In the 5th century BCE, the ancient Hebrews were in captivity to the Babylonians. They learned their myths. They took this story of Marduk and Tiamat and rewrote it. I t became Genesis chapter one. They demythologized the story. Tiamat became the deep, or the unordered waters. Same root word. The sun god became the greater light that God turned on. And so forth. The creation itself was not an act of violence but of creativity. God called to be and it was. Humans were created not as slaves but as good and in God’s image. Violence is not part of the created order but an aberration. It could be conquered as YHWH said to Cain, “Sin is crouching at the door, but you must master it.”

There are earlier more violent versions of creation in the Bible. In the Psalms and in Isaiah, YHWH creates by destroying Leviathan or Rahab the sea monster. Those are leftovers from the earlier mythology. The Bible is ambiguous about the myth of redemptive violence. At times it is critical as in the teachings and parables of Jesus and in some of the literature of the Hebrew Scriptures. Sometimes it uncritically embraces it as in the violent stories of Joshua and in Revelation when Jesus is seen as the conqueror at the end of time. We should read the Bible critically as well.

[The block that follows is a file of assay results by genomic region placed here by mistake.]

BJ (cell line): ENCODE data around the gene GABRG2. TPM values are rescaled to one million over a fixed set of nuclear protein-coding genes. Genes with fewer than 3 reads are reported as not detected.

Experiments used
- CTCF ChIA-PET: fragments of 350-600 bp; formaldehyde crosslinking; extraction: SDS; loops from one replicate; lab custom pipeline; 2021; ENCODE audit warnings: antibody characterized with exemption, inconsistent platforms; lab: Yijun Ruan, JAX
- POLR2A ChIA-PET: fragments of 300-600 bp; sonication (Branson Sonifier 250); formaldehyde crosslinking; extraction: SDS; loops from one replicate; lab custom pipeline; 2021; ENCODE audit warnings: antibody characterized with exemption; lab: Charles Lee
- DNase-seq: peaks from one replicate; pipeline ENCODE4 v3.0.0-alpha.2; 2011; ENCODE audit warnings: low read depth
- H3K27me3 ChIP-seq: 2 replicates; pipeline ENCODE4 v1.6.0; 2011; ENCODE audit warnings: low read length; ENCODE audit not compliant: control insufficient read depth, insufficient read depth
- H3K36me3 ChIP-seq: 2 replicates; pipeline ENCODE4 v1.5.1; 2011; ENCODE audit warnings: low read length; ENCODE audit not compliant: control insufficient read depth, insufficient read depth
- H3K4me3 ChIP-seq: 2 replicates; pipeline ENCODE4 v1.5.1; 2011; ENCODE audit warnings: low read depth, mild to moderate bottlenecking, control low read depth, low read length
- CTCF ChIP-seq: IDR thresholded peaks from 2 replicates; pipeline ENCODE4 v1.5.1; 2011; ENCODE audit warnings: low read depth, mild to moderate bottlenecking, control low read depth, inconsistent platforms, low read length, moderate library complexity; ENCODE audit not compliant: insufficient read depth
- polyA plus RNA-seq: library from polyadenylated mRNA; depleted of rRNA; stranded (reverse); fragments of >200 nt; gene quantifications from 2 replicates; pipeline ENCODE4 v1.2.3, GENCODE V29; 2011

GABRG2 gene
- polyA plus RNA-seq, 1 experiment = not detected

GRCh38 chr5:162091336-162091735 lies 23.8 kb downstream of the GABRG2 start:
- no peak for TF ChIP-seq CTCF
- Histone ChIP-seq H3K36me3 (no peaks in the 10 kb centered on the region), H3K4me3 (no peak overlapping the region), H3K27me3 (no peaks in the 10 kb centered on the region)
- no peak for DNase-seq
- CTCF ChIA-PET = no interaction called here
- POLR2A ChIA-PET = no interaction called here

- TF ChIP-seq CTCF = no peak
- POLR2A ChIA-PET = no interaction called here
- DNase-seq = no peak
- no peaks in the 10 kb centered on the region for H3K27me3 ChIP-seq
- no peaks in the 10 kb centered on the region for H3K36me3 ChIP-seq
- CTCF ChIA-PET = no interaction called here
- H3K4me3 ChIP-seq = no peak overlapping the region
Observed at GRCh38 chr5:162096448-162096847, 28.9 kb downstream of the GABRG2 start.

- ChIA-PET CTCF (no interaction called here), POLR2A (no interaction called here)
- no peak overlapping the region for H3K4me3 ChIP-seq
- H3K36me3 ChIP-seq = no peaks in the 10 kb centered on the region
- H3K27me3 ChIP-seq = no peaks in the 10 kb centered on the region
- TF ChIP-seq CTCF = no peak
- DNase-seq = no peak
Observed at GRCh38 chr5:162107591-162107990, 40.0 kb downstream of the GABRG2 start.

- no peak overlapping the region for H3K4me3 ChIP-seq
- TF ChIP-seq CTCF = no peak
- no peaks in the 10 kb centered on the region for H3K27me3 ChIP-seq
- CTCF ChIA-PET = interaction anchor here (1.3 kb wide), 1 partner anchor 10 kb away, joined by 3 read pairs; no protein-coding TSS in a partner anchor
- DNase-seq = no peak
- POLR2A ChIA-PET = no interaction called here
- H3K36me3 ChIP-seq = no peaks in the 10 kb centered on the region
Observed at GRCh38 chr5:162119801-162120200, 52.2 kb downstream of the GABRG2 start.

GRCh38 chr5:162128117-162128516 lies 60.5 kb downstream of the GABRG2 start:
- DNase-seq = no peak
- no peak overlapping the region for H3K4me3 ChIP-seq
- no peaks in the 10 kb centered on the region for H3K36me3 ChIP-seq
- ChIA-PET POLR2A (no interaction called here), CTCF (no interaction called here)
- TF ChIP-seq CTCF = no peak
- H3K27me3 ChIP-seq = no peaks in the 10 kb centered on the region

The fourth spiritual path of Creation Spirituality is to engage the powers and challenge them to do justice. Yes it is spiritual work. I am going to be spending the next several weeks talking about this work. Walter Wink and his book, The Powers That Be, will be a conversation partner.

What I want you to take away today is this. Organized violence that we see in the empires of civilization is taught. It has become mythologized. The myth reinforces a lie that humans are either good or evil and that the good must overcome the evil by violence. By violence we are saved and redeemed. This myth of redemptive violence is used to justify inequity. It is legitimated by religion.

I invite you this week simply to observe. Watch the cartoons, the video games, the news reports, the movies, and see if you can identify the myth of redemptive violence.

We can break this cycle. We can embrace a theology that says human beings are not inherently violent. We are a mix of motives. We can do the important work of being self-aware. Maturity and salvation comes from recognizing that the evil is not the other. The evil is the violence. What we do on an everyday level, solving conflicts by conversation, sharing feelings, separating observations from our evaluations, can be done at all levels. Religion does not have to legitimate violence. We have resources within our Christian tradition, traditions about Jesus that can empower us toward a non-violent and sustainable future.

Amen.